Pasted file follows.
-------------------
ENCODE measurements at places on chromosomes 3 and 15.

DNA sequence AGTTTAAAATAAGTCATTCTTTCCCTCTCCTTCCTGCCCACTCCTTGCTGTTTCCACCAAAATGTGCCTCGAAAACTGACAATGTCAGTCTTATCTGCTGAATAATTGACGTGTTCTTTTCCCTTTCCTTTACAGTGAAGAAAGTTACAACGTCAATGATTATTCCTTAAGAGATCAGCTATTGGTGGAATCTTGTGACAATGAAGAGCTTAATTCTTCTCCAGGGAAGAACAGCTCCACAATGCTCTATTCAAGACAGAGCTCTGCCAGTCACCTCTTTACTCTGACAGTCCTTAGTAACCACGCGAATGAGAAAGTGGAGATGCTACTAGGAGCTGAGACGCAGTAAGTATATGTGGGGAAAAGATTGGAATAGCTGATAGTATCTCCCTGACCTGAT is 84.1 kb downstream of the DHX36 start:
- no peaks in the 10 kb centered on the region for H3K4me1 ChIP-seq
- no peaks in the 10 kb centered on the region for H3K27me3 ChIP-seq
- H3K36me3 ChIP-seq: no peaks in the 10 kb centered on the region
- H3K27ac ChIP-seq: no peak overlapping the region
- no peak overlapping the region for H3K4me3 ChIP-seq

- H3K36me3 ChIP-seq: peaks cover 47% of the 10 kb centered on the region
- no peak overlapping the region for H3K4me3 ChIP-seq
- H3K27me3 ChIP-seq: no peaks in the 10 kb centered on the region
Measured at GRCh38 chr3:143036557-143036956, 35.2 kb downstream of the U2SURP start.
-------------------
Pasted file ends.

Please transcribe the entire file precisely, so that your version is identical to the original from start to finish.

ENCODE measurements at places on chromosomes 3 and 15.

DNA sequence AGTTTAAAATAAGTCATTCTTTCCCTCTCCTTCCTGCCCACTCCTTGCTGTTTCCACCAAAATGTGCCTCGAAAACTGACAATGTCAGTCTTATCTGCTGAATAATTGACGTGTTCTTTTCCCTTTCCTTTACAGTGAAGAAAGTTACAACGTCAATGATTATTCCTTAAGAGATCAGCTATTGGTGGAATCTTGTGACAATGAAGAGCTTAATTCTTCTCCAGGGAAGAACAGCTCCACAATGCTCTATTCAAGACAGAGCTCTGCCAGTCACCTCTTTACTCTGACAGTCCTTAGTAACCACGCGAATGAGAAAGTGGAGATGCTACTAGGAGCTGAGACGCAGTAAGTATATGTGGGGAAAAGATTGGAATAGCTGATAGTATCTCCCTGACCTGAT is 84.1 kb downstream of the DHX36 start:
- no peaks in the 10 kb centered on the region for H3K4me1 ChIP-seq
- no peaks in the 10 kb centered on the region for H3K27me3 ChIP-seq
- H3K36me3 ChIP-seq: no peaks in the 10 kb centered on the region
- H3K27ac ChIP-seq: no peak overlapping the region
- no peak overlapping the region for H3K4me3 ChIP-seq

- H3K36me3 ChIP-seq: peaks cover 47% of the 10 kb centered on the region
- no peak overlapping the region for H3K4me3 ChIP-seq
- H3K27me3 ChIP-seq: no peaks in the 10 kb centered on the region
Measured at GRCh38 chr3:143036557-143036956, 35.2 kb downstream of the U2SURP start.